'Invisible' art to go on display
A leading gallery is to push the boundaries of visual art with an exhibition of works which cannot be seen.
London's Hayward Gallery will gather together 50 "invisible" works by leading figures such as Andy Warhol, Yves Klein and Yoko Ono for its display of works you cannot actually see.
It is thought to be the first such exhibition staged at a major institution in the UK. Gallery bosses say the £8 a head exhibition demonstrates how art is about "firing the imagination", rather than simply viewing objects.
Invisible: Art about the Unseen 1957 - 2012 opens on June 12 and includes an empty plinth, a canvas of invisible ink and an unseen labyrinth. It includes work and documents from French artist Klein, who pioneered invisible works in the late 1950s with his concept of the "architecture of air".
Also in the exhibition will be Warhol's work Invisible Sculpture - dating from 1985 - which consists of an empty plinth, on which he had once briefly stepped, one of many explorations of the nature of celebrity.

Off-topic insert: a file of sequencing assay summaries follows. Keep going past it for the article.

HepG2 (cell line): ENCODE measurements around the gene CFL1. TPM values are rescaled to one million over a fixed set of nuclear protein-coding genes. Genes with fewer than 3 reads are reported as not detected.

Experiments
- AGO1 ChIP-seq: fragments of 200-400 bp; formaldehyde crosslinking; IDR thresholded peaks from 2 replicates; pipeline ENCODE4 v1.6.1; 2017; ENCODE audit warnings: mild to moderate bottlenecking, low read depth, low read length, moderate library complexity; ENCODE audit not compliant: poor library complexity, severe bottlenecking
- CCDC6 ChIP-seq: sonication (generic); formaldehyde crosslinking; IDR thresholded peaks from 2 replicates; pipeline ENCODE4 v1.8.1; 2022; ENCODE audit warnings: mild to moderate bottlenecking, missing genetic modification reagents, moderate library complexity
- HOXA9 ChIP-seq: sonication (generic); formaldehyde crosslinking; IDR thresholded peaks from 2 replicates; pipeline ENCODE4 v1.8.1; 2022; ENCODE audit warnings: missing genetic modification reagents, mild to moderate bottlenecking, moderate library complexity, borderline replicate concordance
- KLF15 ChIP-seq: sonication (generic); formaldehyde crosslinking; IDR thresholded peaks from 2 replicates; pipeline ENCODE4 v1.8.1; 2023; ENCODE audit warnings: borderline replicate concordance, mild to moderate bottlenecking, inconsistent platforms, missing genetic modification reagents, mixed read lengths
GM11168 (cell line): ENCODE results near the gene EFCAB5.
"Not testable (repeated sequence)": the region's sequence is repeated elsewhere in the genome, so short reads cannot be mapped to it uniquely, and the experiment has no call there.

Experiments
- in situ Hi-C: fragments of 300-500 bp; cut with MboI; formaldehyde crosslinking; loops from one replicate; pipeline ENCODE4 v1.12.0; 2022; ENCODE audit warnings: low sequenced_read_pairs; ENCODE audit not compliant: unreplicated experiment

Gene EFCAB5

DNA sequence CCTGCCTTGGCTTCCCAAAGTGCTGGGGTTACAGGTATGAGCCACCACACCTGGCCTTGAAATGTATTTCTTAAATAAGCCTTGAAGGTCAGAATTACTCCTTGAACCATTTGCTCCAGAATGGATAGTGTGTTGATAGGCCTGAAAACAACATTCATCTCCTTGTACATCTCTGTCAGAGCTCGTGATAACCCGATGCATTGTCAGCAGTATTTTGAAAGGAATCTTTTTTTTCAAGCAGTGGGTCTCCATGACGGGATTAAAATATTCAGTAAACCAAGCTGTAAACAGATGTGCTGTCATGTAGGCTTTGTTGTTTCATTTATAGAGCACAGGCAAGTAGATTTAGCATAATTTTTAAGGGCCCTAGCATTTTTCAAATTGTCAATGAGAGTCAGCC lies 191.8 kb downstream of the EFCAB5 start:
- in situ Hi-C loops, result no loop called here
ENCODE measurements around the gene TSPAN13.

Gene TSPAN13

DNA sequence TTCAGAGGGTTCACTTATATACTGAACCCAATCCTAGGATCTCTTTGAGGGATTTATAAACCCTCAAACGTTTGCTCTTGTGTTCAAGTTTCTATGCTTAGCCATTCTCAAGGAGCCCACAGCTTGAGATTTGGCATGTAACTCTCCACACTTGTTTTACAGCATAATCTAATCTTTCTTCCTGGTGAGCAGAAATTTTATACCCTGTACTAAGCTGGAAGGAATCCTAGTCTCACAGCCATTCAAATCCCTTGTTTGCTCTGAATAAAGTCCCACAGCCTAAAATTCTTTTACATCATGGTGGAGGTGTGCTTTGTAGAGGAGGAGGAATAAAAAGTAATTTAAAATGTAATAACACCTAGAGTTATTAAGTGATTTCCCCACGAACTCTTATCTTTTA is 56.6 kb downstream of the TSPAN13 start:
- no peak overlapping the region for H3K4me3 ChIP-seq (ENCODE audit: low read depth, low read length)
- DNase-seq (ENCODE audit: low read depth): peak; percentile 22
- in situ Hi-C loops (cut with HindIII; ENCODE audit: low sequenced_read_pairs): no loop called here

Another, 1000 Hours of Staring, is a blank piece of paper at which artist Tom Friedman has stared repeatedly over the space of five years, and another by the same artist Untitled (A Curse) is an empty space which has been cursed by a witch.
Ralph Rugoff, director of the Hayward Gallery, said: "I think visitors will find that there is plenty to see and experience in this exhibition of invisible art. From the amusing to the philosophical, you will be able to explore an invisible labyrinth that only materialises as you move around it, see an artwork that has been created by the artist staring at it for 1000 hours, walk through an installation designed to evoke the afterlife, and be in the presence of Andy Warhol's celebrity aura.
"This exhibition highlights that art isn't about material objects, it's about setting our imaginations alight, and that's what the artists in this show do in many varied ways."
The exhibition forms part of the Southbank Centre's summer-long Festival Of The World with MasterCard.
Also featured among the exhibits will be a series of typed instructions by Ono, encouraging viewers to conjure up an artwork in their minds and Jeppe Heine's Invisible Labyrinth in which visitors negotiate their way around a maze wearing digital headphones activated by infra-red beams.